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Auto Union 2-stage superchargers


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#1 Roger Clark

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Posted 21 October 2011 - 13:31

Does anybody know at which races the 1939 Auto Unions used 2-stage supercharging? I understand that they first appeared at the French GP but I don't know whether all the cars were so fitted. I read somewhere that the 2-stage supercharged engine could be recognised by an additional air intake trunk under the right hand bank of exhausts but I don't know whether this is a reliable indication. Photographs showing this side of the car are infuriatingly rare. Later cars also had a larger intake above the drivers head but I don't know whether this indicates 2-stage supercharging.

Muller's car at the French GP definitely had the right hand intake trumpet, as did Nuvolari's at the German GP.

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#2 Tim Murray

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Posted 21 October 2011 - 14:06

I've always assumed that the trunking on the right-hand side meant two-stage supercharging. There are photos in Chris Nixon's Auto Union Album and Le Leggendarie Auto Union by Cancellieri and De Agostini which show that, in addition to the cases mentioned by Roger, Nuvolari's car at Reims and Müller’s car at Belgrade had the trunking, but Meier's car at Reims did not.

#3 Roger Clark

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Posted 21 October 2011 - 15:12

Stuck's and Muller's cars at the German GP also had the trunking (Robert Fellowes Collection).

#4 Vitesse2

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Posted 21 October 2011 - 15:45

I've always assumed that the trunking on the right-hand side meant two-stage supercharging.

That's what it says in Kirchberg's "Grand Prix Report: Auto Union 1934-39", which includes three pictures of cars all numbered 4 - front and back views - two are unidentified, but I'd guess both of those are from the German GP. The third is from Belgrade where, according to the post-race technical report, both cars which ran were Doppelkompressor.

#5 GIGLEUX

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Posted 21 October 2011 - 17:01

At the Belgium GP it seems that Nuvolari had the two stage supercharged engine.

#6 Roger Clark

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Posted 21 October 2011 - 17:26

At the Belgium GP it seems that Nuvolari had the two stage supercharged engine.

That is very interesting because it contradicts the frequently made assertion that the new engine first appeared at Reims. However, a caption in Monkhouse's Mercedes-Benz Grand Prix racing says that Nuvolari had it at the Eiffelrennen!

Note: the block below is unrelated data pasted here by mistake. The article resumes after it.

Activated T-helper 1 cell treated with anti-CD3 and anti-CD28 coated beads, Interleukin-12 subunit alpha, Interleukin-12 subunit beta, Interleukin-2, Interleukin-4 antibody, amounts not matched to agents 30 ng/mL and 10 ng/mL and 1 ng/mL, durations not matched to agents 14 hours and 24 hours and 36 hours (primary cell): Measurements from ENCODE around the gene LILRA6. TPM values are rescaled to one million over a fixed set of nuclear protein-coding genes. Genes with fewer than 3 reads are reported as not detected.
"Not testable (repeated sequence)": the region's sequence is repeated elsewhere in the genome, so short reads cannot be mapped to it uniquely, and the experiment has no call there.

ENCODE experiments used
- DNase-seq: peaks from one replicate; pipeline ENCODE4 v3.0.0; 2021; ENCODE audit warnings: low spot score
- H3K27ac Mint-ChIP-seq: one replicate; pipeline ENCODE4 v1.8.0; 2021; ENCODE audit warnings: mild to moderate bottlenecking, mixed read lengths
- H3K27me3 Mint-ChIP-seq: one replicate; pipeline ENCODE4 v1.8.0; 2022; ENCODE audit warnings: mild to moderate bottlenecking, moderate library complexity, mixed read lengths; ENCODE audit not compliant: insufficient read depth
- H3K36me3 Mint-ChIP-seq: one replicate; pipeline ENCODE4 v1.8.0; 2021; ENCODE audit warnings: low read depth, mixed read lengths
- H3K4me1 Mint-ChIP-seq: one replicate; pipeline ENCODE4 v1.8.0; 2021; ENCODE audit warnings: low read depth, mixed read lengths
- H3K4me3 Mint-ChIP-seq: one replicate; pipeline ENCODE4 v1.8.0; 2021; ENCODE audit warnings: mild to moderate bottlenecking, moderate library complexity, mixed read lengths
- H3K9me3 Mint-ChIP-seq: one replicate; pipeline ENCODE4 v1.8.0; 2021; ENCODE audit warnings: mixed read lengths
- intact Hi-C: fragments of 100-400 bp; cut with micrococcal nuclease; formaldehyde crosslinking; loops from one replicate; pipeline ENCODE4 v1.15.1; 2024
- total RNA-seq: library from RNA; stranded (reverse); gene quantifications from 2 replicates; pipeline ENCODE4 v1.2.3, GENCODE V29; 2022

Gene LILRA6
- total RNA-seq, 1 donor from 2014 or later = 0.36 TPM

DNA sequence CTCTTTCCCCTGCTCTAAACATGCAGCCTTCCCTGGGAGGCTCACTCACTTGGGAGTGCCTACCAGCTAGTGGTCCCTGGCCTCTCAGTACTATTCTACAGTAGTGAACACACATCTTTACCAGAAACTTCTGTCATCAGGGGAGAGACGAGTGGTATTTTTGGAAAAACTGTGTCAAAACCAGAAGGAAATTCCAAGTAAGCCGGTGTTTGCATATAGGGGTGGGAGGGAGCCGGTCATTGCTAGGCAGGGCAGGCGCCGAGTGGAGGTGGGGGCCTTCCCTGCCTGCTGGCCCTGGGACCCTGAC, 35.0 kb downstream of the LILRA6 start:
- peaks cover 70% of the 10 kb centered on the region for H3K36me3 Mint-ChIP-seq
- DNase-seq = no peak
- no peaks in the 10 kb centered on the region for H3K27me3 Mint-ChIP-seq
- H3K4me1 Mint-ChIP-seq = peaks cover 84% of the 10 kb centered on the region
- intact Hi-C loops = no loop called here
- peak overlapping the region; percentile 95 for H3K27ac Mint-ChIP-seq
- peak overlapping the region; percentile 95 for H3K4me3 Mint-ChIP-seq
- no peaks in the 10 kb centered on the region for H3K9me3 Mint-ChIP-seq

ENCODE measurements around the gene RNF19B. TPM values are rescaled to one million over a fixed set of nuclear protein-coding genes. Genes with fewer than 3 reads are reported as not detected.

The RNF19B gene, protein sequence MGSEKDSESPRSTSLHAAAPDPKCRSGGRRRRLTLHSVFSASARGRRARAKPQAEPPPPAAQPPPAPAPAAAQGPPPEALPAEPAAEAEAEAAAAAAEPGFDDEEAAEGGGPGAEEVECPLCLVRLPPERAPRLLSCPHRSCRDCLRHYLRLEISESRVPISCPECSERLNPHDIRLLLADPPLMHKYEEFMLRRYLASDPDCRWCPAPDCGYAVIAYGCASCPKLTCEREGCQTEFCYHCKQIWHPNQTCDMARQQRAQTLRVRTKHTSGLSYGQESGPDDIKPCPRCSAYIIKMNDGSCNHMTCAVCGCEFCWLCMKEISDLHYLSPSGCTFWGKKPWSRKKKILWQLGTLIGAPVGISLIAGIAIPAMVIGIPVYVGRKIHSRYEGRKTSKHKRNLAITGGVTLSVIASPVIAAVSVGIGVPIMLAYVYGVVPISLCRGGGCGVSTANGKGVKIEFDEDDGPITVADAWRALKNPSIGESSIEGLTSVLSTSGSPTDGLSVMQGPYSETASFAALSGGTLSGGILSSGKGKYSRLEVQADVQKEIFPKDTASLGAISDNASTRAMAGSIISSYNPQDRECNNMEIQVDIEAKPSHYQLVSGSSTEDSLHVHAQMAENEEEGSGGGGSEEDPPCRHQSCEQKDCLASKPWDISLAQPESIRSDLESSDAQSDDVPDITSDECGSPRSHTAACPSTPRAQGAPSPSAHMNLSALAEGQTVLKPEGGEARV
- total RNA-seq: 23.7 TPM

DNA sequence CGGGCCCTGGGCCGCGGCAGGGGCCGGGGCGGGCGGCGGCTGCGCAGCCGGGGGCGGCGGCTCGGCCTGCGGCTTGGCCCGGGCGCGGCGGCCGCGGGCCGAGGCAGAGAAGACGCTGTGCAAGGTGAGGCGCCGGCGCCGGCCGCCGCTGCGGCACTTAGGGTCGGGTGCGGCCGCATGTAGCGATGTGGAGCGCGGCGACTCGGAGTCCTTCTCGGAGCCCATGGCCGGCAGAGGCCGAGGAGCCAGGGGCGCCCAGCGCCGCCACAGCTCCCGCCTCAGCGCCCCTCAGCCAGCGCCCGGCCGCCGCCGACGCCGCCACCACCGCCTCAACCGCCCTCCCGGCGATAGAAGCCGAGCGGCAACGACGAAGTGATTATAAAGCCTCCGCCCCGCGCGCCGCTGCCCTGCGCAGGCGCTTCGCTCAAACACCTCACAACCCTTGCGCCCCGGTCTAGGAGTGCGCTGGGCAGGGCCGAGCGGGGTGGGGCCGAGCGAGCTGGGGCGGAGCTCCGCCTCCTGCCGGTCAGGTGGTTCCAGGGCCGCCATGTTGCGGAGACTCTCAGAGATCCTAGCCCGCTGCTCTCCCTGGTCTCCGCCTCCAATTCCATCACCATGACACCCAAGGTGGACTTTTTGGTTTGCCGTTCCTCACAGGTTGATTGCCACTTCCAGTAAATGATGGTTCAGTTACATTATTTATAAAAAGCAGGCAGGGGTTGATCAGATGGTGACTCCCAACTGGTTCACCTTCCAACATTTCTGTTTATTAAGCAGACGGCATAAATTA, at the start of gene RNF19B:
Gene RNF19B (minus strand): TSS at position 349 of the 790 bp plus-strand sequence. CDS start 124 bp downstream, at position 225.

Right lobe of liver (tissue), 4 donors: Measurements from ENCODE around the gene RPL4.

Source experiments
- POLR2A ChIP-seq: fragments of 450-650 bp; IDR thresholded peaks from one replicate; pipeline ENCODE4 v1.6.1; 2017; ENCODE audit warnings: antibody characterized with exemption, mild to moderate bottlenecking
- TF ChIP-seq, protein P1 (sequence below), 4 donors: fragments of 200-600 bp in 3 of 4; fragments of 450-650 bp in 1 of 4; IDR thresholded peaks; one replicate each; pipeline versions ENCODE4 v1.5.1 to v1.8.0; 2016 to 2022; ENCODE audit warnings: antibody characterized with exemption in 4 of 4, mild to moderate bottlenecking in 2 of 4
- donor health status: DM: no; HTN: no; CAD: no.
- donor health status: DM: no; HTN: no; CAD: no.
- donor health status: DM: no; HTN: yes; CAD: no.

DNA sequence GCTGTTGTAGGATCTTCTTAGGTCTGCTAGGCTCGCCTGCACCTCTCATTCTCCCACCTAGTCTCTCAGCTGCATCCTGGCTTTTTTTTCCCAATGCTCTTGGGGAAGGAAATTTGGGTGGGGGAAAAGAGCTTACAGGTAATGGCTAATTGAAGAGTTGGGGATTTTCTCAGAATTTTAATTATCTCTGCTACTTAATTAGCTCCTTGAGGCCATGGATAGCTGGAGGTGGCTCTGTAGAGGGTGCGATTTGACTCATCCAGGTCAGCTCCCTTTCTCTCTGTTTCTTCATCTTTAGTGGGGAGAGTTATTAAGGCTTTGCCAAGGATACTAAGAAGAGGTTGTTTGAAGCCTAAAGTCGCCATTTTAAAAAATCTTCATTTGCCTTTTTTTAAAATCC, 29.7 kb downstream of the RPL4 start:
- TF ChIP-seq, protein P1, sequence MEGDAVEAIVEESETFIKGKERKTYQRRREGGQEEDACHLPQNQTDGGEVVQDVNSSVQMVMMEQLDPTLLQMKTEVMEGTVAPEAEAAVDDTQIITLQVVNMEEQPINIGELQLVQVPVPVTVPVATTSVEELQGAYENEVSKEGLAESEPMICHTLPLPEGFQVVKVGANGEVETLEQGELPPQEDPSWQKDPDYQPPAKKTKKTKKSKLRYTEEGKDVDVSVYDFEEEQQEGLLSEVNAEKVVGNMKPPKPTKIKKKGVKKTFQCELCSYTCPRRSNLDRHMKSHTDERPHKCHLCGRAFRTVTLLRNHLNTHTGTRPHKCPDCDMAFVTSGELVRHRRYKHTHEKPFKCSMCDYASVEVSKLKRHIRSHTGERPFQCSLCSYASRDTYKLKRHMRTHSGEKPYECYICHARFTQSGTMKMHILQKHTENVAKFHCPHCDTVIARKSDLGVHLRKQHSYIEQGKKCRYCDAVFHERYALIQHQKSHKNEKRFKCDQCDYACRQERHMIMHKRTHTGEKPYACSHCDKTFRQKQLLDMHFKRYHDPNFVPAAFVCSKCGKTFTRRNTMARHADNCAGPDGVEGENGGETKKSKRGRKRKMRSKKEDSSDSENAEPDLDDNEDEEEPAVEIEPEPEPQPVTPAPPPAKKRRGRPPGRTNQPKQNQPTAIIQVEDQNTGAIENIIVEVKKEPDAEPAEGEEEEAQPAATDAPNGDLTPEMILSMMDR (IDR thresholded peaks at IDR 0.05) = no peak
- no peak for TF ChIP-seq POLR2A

Monkhouse also says that Caracciola's Mercedes had two stage supercharging at Livorno in 1938, but I hope we can ignore that.

Edited by Roger Clark, 21 October 2011 - 17:27.


#7 Allan Lupton

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Posted 21 October 2011 - 17:35

Without doing a lot of research I can say that most of what one reads implies that two-stage blowing was the 1939 standard.
One might ask what evidence is there that single-stage was used at all in 1939, and if so why as there would not be any advantage once a two-stage system had been designed, built and proven.

#8 Allan Lupton

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Posted 21 October 2011 - 17:43

Monkhouse also says that Caracciola's Mercedes had two stage supercharging at Livorno in 1938, but I hope we can ignore that.

Again without research, I think I remember that the M154 had two blowers and that might have misled Monkhouse into a mistake.

#9 Tim Murray

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Posted 21 October 2011 - 18:27

That is very interesting because it contradicts the frequently made assertion that the new engine first appeared at Reims. However, a caption in Monkhouse's Mercedes-Benz Grand Prix racing says that Nuvolari had it at the Eiffelrennen!

The Nixon Auto Union Album has a photo showing the start of the Eifelrennen, and Nuvolari's car clearly has no trunking. However, as AU took six cars to the Ring (there's a photo showing all six) perhaps one of the cars might have been fitted with the new engine and tried in practice.

#10 Roger Clark

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Posted 21 October 2011 - 18:42

Without doing a lot of research I can say that most of what one reads implies that two-stage blowing was the 1939 standard.
One might ask what evidence is there that single-stage was used at all in 1939, and if so why as there would not be any advantage once a two-stage system had been designed, built and proven.

Availability is the answer to that.

Quicksilver Century says that Mercedes' system first appeared in Lang's car at the Eifelrennen and in other cars from the next race, the Belgian GP. Knowing Karl Ludvigsen's access to Daimler-Benz archives I think we can be confident that he is correct, particularly as he says that the new engine was not ready for Pau, nor for von Brauchitsch's car in the Eifelrennen.

With Auto Union, we don't have the same level of information, but most sources say that two stage supercharging first appeared at the French Grand Prix. If we are correct in believing that the extra intake trunking indicates two stage supercharging, then Nuvolari didn't have it at the Eifelrennen.